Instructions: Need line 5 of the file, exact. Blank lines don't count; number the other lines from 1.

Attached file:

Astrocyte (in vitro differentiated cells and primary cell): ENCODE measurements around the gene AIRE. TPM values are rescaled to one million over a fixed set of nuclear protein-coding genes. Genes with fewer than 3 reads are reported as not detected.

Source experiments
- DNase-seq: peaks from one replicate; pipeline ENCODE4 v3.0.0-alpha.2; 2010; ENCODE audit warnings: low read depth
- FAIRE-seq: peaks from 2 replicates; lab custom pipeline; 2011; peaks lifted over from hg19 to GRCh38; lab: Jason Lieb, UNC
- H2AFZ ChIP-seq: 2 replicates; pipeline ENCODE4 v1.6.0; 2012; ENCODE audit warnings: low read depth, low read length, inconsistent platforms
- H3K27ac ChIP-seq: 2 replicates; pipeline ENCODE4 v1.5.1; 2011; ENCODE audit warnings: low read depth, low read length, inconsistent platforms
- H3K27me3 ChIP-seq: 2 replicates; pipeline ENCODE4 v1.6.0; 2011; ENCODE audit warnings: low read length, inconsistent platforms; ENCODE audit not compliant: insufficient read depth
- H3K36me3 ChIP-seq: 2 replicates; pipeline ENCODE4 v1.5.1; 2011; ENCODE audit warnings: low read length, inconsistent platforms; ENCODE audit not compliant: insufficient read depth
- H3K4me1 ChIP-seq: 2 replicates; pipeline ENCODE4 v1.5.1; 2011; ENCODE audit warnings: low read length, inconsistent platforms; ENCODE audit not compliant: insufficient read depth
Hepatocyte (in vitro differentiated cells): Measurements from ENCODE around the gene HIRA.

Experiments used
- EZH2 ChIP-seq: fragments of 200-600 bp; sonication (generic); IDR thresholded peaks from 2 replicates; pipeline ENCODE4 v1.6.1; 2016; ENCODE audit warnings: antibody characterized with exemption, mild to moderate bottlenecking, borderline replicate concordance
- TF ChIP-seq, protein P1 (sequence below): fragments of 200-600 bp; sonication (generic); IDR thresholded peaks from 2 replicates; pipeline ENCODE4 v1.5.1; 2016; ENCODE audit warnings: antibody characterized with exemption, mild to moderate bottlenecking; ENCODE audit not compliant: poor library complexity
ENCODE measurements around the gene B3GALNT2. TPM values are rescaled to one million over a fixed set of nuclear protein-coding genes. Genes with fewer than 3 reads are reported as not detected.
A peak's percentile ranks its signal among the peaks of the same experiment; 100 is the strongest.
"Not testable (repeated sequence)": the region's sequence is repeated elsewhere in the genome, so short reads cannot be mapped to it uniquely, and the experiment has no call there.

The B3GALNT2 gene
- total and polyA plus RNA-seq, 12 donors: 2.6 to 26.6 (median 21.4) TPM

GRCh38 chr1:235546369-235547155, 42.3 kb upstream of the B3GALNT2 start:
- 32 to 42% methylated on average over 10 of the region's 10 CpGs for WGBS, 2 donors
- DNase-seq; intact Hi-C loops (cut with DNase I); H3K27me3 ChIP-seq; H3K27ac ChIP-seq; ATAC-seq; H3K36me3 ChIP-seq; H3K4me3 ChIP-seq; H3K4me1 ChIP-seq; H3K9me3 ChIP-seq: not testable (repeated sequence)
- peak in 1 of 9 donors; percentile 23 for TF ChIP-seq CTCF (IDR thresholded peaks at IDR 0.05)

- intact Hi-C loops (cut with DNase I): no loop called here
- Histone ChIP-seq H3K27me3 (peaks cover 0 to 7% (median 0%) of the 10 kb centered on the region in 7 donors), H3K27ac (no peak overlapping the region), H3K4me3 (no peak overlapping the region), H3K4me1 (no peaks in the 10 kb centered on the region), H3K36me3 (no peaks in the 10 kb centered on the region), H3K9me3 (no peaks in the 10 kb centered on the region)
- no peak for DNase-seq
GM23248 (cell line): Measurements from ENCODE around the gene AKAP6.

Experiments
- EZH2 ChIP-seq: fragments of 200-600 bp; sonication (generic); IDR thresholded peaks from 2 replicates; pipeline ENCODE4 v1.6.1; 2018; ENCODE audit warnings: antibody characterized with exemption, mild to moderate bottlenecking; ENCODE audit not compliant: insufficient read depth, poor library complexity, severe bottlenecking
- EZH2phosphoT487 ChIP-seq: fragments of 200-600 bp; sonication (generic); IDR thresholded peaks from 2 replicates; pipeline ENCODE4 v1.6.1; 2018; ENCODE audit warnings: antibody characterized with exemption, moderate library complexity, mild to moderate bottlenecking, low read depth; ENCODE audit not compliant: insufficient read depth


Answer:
- H2AFZ ChIP-seq: 2 replicates; pipeline ENCODE4 v1.6.0; 2012; ENCODE audit warnings: low read depth, low read length, inconsistent platforms